The "would be threatened" language of § 243(h) of the Immigration and Nationality Act, 8 U.S.C.S. § 1252(h), has no subjective component, but instead requires the alien to establish by objective evidence that it is more likely than not that he or she will be subject to persecution upon deportation. In contrast, the reference to "fear" in the standard contained in § 208(a) of the Refugee Act of 1980, 8 U.S.C.S. § 1158(a), obviously makes the eligibility determination turn to some extent on the subjective mental state of the alien. The linguistic difference between the words "well-founded fear" and "clear probability" may be as striking as that between a subjective and an objective frame of reference. The standards are not identical.
A Nicaraguan citizen entered the United States in 1979 as a visitor and remained longer than permitted. After she failed to accept the Immigration and Naturalization Service's (INS) offer of voluntary departure, the INS commenced deportation proceedings. The Nicaraguan requested two forms of relief: (1) withholding of deportation pursuant to 243(h) of the Immigration and Nationality Act, and (2) asylum as a refugee pursuant to 208(a) of the Act. She testified that her brother, with whom she had fled Nicaragua, had been tortured and imprisoned there because of his political beliefs, and that even though she had not been politically active herself, her brother's status and her own opposition to the Sandinista Government would cause her to be tortured if she were forced to return. An immigration judge found that she was not entitled to either form of relief because she had not established a "clear probability of persecution." On appeal, this decision was upheld by the Board of Immigration Appeals (BIA), which agreed that she had failed to establish that she would suffer persecution within the meaning of either 208(a) or 243(h). The United States Court of Appeals for the Ninth Circuit, reversing the decision and remanding the asylum claim to the BIA, held that the "well-founded fear" standard that governs asylum proceedings under 208(a) is different and more generous than the "clear probability" standard that governs withholding of deportation proceedings under 243(h).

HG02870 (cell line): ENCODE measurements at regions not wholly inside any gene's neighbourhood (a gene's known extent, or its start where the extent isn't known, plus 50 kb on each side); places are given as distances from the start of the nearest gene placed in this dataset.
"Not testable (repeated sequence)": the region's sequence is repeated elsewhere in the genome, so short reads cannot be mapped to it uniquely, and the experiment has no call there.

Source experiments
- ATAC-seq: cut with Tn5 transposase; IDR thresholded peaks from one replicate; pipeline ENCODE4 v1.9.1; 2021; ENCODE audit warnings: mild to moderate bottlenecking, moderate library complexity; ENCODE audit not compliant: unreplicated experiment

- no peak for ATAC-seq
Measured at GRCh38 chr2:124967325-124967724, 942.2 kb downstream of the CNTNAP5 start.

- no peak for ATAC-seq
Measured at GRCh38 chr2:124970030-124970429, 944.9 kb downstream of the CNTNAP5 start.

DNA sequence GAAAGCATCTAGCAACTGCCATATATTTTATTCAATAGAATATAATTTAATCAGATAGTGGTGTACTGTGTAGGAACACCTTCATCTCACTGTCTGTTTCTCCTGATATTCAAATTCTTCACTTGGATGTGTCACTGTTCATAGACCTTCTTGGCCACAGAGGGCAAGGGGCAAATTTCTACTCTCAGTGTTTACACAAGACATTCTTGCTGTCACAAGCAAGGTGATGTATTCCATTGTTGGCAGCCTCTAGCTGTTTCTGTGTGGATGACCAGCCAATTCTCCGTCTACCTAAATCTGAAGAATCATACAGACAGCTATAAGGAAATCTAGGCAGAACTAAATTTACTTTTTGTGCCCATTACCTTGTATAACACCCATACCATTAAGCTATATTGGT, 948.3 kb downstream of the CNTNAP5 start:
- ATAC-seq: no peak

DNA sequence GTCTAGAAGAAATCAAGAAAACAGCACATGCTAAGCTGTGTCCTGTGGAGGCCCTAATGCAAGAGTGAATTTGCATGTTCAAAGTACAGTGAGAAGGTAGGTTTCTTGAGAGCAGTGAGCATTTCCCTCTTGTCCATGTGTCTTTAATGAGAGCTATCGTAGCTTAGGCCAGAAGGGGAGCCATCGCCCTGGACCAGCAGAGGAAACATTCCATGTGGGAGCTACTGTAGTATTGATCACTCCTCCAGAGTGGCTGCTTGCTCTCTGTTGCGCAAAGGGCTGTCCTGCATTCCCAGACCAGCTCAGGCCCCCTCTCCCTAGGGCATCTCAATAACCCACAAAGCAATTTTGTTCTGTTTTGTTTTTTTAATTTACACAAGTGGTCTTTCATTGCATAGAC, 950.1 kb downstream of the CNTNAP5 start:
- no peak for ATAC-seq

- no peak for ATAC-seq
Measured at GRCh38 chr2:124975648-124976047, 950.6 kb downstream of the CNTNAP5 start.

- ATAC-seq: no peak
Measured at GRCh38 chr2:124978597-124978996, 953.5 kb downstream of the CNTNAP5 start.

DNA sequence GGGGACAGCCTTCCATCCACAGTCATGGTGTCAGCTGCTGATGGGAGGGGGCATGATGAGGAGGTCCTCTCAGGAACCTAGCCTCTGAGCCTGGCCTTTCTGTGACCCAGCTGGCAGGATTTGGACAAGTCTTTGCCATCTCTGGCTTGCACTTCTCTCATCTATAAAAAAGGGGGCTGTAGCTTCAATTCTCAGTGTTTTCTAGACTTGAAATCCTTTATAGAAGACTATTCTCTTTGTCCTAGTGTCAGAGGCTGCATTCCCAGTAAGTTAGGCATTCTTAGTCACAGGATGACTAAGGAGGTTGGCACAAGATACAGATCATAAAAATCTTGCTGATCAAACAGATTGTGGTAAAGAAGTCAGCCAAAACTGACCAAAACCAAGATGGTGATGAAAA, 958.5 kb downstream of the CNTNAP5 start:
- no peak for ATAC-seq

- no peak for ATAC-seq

Was the Nicaraguan eligible for asylum as a refugee, despite the fact that she was not able to establish a “clear probability of persecution” in her home country?
The Court held that in order for an alien to show a "well-founded fear of persecution" so as to be eligible for consideration for asylum as a refugee under 208(a), the alien need not prove that it is more likely than not that he or she will be persecuted upon return to his or her home country, thus, the respondent alien does not need to establish a “clear probability of persecution” in her home country in order to be entitled to the relief sought. Moreover, the Court posited that the "well-founded fear" standard of proof is not to be construed as equivalent to the "more likely than not" standard that is applicable to an alien's claim for withholding of deportation under 243(h) since Congress used different, broader language to define the term "refugee" as used in 208(a) than it used to describe the class of aliens who have a right to relief under 243(h). According to the Court, this difference in language mirrors the provisions of the United Nations Protocol Relating to the Status of Refugees, to which the United States has acceded. Furthermore, legislative history shows that Congress did not intend the class of aliens who qualify as refugees to be coextensive with the class who qualify for 243(h) relief.